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Narrative of the Voyage of H.M.S. Rattlesnake, Commanded By the Late Captain Owen Stanley, R.N., F.R.S. Etc. During the Years 1846-1850. eBook

John MacGillivray
This eBook from the Gutenberg Project consists of approximately 302 pages of information about Narrative of the Voyage of H.M.S. Rattlesnake, Commanded By the Late Captain Owen Stanley, R.N., F.R.S. Etc. During the Years 1846-1850..

COLUMN 1:  ENGLISH. 
COLUMN 2:  EASTERN TASMANIAN.

Eye :  lepe-na
Ear :  pelverata. 
Elbow :  rowella
Foot :  langa-na
Fist :  trew
Head :  pathe-na-naddi
Hair :  cetha-na
Hand :  anama-na = nema-da, Brumer I.
Knee :  nannabena-na. 
Leg :  lathana-ma
Teeth :  yan-na = yinge-da, Brierly I.
Tongue :  me-na = mime-na, Brumer I.
Chin :  came-na. 
Neck :  lepera. 
Breast :  wagley.

Here, the number of other words ending in na is very considerable; so considerable that, if it were not for the cumulative evidence derived from other quarters, it would be doubtful whether the na could legitimately be considered as a possessive affix at all.  It MAY, however, be so even in the present instance.

To these we may add two lists from the Lobo and Utanata dialects of the south-western coast of New Guinea.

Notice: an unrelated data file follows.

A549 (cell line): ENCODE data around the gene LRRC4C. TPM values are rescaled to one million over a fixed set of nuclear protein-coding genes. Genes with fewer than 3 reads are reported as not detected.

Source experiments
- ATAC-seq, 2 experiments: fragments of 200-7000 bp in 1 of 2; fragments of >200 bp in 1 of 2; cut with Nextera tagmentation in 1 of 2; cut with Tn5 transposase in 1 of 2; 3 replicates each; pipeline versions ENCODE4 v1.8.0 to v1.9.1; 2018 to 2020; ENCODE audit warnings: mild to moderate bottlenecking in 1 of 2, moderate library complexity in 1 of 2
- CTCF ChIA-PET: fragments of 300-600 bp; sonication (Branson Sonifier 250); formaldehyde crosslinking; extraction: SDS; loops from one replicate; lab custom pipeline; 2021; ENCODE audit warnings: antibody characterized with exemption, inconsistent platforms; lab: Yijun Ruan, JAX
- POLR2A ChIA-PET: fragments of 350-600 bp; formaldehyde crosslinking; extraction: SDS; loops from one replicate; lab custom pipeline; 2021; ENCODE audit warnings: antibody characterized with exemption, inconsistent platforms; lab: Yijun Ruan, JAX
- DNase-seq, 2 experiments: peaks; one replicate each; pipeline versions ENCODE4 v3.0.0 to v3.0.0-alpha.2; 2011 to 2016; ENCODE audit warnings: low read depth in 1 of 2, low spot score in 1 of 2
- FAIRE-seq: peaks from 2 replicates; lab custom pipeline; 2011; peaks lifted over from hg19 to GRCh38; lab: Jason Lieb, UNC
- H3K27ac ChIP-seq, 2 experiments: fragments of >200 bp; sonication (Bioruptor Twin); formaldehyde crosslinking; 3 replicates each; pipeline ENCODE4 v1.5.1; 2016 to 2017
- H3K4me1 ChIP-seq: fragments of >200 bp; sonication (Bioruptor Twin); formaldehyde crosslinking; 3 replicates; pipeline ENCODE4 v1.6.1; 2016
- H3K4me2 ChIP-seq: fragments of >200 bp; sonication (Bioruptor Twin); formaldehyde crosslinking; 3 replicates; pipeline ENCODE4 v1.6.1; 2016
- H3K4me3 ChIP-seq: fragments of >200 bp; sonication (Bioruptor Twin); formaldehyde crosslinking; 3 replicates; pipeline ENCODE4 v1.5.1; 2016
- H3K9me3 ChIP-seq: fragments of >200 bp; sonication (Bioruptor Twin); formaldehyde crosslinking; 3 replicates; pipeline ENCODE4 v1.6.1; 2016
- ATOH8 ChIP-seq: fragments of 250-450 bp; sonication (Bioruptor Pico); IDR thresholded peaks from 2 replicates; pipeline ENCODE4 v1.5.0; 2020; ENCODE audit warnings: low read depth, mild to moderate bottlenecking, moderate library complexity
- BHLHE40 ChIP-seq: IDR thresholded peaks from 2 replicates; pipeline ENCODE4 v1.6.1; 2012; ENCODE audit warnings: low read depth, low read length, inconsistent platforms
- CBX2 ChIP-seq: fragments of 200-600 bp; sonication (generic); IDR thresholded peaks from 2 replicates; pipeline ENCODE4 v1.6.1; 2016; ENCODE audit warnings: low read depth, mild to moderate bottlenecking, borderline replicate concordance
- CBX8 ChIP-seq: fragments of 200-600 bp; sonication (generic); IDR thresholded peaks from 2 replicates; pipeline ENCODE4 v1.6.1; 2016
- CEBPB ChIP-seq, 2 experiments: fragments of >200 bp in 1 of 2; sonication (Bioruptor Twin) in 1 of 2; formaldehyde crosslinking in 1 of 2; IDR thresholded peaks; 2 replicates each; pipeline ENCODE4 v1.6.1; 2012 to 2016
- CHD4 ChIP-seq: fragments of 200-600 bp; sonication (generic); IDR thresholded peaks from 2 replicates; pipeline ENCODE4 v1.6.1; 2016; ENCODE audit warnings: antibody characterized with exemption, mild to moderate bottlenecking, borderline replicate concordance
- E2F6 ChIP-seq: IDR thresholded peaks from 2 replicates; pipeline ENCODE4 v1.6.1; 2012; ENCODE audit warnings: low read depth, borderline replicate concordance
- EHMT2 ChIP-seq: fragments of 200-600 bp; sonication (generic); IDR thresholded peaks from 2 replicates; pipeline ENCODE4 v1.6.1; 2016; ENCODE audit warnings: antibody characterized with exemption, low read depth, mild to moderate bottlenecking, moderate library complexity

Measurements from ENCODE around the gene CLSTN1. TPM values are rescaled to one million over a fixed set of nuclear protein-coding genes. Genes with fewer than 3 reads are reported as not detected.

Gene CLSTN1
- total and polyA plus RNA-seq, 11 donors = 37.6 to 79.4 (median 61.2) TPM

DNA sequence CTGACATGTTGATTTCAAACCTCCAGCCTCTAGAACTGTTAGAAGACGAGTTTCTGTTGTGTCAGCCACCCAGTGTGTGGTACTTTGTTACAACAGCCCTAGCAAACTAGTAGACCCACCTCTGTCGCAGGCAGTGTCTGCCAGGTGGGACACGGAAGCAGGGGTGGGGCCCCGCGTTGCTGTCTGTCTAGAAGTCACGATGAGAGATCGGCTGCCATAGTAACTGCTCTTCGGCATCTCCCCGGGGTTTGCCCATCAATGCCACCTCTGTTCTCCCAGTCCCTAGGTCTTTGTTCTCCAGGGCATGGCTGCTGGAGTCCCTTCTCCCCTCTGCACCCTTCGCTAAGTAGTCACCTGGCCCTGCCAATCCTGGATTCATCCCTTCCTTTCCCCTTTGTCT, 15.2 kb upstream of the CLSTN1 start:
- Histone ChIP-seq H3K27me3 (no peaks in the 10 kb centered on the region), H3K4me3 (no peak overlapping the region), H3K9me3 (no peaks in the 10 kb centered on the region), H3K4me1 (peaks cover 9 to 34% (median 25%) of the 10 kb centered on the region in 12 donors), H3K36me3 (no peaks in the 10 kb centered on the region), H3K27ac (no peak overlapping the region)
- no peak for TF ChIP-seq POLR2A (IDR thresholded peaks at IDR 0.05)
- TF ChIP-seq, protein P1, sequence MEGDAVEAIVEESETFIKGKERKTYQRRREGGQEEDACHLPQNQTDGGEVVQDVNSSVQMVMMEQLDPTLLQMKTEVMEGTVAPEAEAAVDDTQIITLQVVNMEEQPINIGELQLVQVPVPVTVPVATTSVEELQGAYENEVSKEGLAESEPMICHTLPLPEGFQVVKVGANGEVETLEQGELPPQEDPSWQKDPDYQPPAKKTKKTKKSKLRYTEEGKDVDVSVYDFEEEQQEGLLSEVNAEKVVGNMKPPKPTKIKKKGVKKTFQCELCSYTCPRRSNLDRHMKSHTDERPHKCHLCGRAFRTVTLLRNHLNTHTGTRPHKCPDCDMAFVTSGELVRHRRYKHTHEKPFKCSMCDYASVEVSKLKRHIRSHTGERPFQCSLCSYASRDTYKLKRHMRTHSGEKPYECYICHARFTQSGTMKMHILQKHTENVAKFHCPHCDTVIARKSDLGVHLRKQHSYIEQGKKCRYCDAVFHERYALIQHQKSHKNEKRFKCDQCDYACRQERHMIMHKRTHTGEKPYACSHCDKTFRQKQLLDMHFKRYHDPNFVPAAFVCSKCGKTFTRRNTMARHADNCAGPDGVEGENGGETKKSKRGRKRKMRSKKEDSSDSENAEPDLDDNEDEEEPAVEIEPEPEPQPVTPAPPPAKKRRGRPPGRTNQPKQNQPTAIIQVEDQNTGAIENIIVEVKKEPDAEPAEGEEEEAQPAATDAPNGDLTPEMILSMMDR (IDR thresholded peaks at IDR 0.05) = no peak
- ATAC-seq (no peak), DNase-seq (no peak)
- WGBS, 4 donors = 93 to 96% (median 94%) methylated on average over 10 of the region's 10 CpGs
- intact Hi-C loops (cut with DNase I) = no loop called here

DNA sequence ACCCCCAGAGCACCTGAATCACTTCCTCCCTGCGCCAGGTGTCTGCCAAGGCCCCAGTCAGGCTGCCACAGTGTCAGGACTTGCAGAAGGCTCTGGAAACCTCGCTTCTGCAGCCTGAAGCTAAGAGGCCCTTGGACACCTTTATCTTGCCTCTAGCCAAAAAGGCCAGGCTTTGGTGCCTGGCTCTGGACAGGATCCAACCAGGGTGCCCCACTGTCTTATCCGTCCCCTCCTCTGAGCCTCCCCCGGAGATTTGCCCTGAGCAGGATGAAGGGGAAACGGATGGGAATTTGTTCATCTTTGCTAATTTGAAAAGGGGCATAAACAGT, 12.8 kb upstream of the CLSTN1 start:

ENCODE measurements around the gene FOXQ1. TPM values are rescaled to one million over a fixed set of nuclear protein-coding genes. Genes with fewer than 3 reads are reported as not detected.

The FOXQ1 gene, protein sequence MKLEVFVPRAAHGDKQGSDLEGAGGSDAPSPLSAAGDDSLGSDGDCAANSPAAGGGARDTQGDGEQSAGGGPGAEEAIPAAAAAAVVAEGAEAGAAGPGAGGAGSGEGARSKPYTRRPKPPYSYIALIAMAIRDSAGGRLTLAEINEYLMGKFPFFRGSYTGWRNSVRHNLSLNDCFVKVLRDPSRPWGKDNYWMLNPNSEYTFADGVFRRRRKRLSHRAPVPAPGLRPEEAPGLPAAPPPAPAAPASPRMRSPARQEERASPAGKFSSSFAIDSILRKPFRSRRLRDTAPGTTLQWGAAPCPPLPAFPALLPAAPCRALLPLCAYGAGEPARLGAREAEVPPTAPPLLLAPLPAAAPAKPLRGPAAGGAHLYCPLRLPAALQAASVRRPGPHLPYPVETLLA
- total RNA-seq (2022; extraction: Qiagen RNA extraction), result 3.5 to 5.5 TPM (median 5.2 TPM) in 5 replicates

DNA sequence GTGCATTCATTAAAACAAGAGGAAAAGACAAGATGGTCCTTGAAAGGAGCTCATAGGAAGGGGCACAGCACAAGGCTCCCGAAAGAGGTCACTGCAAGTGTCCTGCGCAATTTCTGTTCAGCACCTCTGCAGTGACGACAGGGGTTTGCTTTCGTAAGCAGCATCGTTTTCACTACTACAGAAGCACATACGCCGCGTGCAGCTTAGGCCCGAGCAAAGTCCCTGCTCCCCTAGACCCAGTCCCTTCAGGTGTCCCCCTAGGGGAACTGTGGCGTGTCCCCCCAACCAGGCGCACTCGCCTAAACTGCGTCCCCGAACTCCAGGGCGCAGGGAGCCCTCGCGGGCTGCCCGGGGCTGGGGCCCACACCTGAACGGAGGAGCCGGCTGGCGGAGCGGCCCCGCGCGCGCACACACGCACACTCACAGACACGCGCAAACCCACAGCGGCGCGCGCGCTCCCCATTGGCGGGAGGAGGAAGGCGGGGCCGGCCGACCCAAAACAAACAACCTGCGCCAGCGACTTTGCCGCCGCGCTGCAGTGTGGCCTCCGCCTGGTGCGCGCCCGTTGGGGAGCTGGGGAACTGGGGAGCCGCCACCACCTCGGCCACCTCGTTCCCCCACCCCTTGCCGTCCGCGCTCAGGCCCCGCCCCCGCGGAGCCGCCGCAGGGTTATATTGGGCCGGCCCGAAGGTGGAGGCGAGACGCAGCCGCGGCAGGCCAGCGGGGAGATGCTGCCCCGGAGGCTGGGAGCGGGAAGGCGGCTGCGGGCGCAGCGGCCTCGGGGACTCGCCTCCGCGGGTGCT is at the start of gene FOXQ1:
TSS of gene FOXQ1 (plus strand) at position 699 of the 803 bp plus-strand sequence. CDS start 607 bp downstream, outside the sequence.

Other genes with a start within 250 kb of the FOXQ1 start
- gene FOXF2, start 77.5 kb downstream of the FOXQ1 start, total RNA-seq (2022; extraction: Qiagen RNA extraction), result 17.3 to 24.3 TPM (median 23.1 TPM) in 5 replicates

COLUMN 1:  ENGLISH. 
COLUMN 2:  UTANATA. 
COLUMN 3:  LOBO.

Arms :  too :  nima-ngo. 
Back :  urimi :  rusuko-ngo. 
Beard :  — :  minooro. 
Belly :  imauw :  kanboro-ngo. 
Breast, female :  auw :  gingo-ngo. 
Breast, male :  paiety :  gingo-ngo
Cheeks :  awamu :  wafiwirio-ngo. 
Ears :  ianie :  -. 
Eyebrows :  — :  matato-ngo-wuru. 
Eyes :  mame :  matatoto-ngo. 
Fingers :  — :  nima-ngo-sori. 
Foot :  mouw :  kai-ngo. 
Hands :  toe-mare :  nima-ngo-uta. 
Hair :  oeirie :  mono-ng-furu. 
Head :  oepauw :  mono-ngo or umum. 
Knee :  iripu :  kai-ngo-woko. 
Mouth :  irie :  orie-ngo. 
Nose :  birimboe :  sikaio-ngo. 
Neck :  ema :  gara-ng. 
Tongue :  mare :  kario-ngo. 
Thigh :  ai :  willanima. 
Teeth :  titi :  riwoto-ngo. 
Toes :  — :  nisora.

Finally, we have the long, and evidently compound forms of p** in the Corio, Colack, and other Australian dialects; long and evidently compound forms which no hypothesis so readily explains as that of the possessive adjunct; a phenomenon which future investigation many show to be equally Oceanic and American.

...

APPENDIX 4.

CATALOGUE OF THE BIRDS OF THE NORTH-EAST COAST OF AUSTRALIA AND TORRES STRAIT.

Lists exhibiting the occurrence of Australian Birds in particular districts are instructive, as showing the range of species over the various parts of an extensive district, and as bearing upon, and to my mind confirming, to a certain extent, the views of those geologists who consider Australia to have formerly appeared as a cluster of three or four islands, subsequently connected since the tertiary epoch so as to form what may now be considered as a continent.  With the kind assistance in determining the species of Mr. Gould, who has elsewhere published similar lists* of the birds of other parts of Australia, the annexed Catalogue has been made out.  All the species contained therein have passed under my own observation, and

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